This stinks for three reasons:

  1. The Philadelphia School District is being singled out, despite the fact that numerous school districts across the state are under investigations for cheating.
  2. These special restrictions on Philadelphia schools violate the uniformity of the administration of the tests and therefore keep them from being genuinely standard.
  3. The fact that the state waited until two weeks before the tests to make this announcement is unacceptable.  The logistical planning and training for the administration of these tests has been going on for weeks.  Now, Philadelphia public schools will be forced to change plans and procedures, and this may very well result in unforeseen organizational issues that could compromise the efficiency of the testing environment.  Was the state not aware of these restrictions before now?

Philadelphia School District officials, and perhaps even Mayor Nutter, must bring these equity issues to the attention of the state as soon as possible.  The city must demand that its schools be treated fairly, and not allow the state to make-up rules as it goes along.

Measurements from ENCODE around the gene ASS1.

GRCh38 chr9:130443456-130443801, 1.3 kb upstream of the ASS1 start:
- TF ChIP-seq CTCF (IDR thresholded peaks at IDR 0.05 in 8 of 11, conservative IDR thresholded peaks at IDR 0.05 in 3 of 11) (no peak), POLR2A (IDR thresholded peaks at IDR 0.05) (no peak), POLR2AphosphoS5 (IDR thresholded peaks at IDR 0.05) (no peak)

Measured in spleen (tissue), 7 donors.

Bloomberg Makes Teacher Rankings Public, Nails Names to Church Door

by Christopher Paslay

The Bloomberg administration has made public the performance rankings of its city schoolteachers, despite limitations of the data and flaws in the evaluation system.   

It’s official: The New York City Education Department has won the legal right to make public the performance rankings of its teachers.  An article in Friday’s New York Times summed-up the situation:   

“After a long legal battle and amid much anguish by teachers and other educators, the New York City Education Department released individual performance rankings of 18,000 public school teachers on Friday, while admonishing the news media not to use the scores to label or pillory teachers.